By Martha Nodar

A desire to immerse himself in the study of the Spanish language brought Oglethorpe University President Lawrence Schall to a remote village in Guatemala during winter break.

“We visited San Juan de Laguna last year,” Schall said, referring to an earlier trip he and his wife had made to the place. “I became fixated on the idea of returning and learning to speak some form of Spanish.”

Embracing Lake Atitlan, San Juan de Laguna is a small, picturesque, non-touristy village on the western coast of Guatemala in Central America. Schall said that during his many trips to Latin America he had always wished he could speak the language.
“I had actually felt embarrassed that I am monolingual, as if everyone else in this hemisphere ought to speak my language in order for me to be understood,” he said.

Captured by the beauty of the village he had briefly visited, and determined to work on the language barrier, Schall began to make plans.

“When Larry told me he was headed to a remote Guatemalan village to immerse himself in Spanish classes, first, I was jealous because it sounded like an incredible adventure, and second, it sounded right up Larry’s alley,” said Oglethorpe alumnus Joseph Shelton, a member of the university’s board of trustees.

“Lake Atitlan is a gorgeous place, full of wonderful – but very poor – Mayans,” Schall said. “There are a host of social programs implemented in San Juan, such as a community garden where about 20 of the poorest families are able to grow food. There is also an educational program allowing Americans to help put a child through school. I am helping three children there as well as a family in the food program.”

Schall also had the opportunity to help a small group of teachers in the mornings by guiding them on how to teach English to their students. In the afternoons, he took Spanish lessons and practiced with his new friends from the village.

Building a rapport and sharing with others is nothing new to Schall, who is well known for his hands-on approach since arriving at Oglethorpe almost five years ago. From the beginning, he has strived to integrate his skills as an educator with his administrative role. He periodically meets with Oglethorpe students in an informal setting over pizza and soda called the “Fireside Chats,” to discuss anything they may have on their minds. Schall said spending time with students is the best part of his job.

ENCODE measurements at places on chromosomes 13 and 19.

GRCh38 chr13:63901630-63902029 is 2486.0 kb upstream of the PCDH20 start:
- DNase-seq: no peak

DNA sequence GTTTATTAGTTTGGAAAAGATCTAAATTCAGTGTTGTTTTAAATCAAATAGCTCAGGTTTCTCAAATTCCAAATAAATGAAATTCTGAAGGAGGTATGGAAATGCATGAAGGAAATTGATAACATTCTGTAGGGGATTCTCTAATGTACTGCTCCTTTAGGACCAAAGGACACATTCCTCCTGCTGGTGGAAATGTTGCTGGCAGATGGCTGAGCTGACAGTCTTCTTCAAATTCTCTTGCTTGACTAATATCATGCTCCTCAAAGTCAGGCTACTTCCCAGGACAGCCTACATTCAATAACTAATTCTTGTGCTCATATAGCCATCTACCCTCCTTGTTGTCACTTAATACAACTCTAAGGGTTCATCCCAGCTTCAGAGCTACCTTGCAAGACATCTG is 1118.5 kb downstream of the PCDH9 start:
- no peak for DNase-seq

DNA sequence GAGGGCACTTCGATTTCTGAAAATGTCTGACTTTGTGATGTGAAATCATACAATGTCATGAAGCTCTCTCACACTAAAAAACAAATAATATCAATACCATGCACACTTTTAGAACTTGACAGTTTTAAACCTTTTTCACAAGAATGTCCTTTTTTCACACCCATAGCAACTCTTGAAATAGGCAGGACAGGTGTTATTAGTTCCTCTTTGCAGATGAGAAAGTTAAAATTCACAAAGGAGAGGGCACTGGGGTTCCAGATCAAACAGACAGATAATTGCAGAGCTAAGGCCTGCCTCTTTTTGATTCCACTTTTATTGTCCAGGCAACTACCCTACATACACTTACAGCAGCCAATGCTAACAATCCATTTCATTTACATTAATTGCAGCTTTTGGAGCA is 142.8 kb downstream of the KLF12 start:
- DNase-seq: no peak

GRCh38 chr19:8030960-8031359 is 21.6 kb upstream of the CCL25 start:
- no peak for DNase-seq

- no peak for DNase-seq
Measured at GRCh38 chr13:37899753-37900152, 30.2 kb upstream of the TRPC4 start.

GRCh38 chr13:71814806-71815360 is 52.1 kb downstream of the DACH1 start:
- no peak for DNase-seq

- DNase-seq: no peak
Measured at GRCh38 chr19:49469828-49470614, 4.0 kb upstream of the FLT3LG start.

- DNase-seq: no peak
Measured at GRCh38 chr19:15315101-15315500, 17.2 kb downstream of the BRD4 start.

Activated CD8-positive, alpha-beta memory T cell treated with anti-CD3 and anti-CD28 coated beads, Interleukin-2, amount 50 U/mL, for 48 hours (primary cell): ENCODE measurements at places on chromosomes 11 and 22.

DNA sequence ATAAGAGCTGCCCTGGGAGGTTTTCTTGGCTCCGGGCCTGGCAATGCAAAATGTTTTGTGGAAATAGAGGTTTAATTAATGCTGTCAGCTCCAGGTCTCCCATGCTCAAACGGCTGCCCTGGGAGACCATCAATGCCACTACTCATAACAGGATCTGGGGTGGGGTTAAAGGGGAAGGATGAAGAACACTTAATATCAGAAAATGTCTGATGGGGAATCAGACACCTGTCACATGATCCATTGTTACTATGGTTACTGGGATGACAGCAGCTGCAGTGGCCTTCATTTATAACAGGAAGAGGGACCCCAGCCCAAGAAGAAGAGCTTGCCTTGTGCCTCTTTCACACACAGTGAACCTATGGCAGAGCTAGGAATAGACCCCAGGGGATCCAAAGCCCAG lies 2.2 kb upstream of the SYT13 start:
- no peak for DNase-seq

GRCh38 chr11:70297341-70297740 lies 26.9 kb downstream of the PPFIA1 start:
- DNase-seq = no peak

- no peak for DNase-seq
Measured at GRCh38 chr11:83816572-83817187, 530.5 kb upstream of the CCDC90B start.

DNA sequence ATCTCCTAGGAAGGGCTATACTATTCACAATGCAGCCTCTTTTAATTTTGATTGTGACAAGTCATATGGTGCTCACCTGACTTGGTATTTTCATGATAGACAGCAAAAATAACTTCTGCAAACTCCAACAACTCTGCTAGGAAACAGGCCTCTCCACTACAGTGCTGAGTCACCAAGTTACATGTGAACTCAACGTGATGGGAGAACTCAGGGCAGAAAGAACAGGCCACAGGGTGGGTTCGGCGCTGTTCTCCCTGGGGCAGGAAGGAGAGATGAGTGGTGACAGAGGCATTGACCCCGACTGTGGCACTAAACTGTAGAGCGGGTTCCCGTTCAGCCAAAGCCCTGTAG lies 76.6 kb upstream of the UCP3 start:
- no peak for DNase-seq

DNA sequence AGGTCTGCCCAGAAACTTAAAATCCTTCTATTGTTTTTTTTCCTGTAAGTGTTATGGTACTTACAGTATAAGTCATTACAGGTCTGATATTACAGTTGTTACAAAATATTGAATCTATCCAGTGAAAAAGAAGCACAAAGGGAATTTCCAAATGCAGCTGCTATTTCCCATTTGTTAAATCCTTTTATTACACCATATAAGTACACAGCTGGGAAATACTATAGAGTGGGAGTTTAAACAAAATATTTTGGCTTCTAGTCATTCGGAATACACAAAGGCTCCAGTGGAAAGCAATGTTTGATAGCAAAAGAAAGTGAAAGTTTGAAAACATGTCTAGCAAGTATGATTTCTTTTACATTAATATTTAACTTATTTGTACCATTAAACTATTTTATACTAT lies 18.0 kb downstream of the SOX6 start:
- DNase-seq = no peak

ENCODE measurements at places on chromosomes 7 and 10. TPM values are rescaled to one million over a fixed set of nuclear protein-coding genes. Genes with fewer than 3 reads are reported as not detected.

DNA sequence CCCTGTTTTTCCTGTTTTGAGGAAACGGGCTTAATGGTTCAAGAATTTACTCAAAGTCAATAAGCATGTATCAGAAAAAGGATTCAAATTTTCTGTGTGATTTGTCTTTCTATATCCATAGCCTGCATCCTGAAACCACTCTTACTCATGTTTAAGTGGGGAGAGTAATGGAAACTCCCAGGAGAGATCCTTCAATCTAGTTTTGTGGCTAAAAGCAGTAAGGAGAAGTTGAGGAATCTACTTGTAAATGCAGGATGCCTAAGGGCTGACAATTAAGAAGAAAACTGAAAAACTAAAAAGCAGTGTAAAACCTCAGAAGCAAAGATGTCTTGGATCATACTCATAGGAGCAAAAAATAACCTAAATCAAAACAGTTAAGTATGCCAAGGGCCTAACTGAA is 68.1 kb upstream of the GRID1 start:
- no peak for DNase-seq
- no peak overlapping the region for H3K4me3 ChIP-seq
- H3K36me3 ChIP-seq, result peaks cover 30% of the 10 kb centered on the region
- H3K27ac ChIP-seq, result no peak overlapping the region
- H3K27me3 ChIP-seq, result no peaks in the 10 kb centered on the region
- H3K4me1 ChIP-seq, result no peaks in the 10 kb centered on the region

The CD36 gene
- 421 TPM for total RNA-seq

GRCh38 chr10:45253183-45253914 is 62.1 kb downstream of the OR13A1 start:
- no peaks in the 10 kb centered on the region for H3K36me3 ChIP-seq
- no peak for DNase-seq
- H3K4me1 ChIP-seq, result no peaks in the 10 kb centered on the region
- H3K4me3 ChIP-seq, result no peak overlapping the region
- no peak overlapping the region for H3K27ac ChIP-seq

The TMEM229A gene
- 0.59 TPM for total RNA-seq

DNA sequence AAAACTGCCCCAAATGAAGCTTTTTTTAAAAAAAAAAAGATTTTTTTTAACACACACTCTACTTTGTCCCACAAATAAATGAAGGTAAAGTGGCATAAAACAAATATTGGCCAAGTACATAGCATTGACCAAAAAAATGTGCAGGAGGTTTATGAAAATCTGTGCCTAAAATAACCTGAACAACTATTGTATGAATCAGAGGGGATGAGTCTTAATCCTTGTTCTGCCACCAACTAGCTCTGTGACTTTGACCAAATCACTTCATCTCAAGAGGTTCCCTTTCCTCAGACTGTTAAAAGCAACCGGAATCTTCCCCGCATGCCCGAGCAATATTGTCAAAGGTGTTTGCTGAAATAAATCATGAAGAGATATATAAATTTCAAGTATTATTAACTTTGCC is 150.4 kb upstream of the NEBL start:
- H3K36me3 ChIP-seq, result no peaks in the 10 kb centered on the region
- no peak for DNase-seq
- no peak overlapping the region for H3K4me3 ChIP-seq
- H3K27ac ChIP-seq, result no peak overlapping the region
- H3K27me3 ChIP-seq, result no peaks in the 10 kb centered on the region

“I absolutely adore the Fireside Chats,” junior Ashley Blake said. “We (students) feel totally comfortable with sharing our true feelings with President Schall. We all appreciate having one-on-one time with him because if he knows how we feel and where we stand on certain issues, he can be a voice to better represent us.”

Back on campus recently and thinking about his journey, he said, “Fairly soon into my trip, the Spanish (study) seemed less important to me than getting to know my host family, although, of course, the more I learned, the more I could speak to them. I remain deeply grateful and honored to come to know each and every one of them.”

Schall also had the chance to play his favorite sport while in San Juan. An avid soccer player during his younger days, Schall said he “had not played 10 straight days of soccer since 1974.

“It was like dying and going to Heaven,” he said.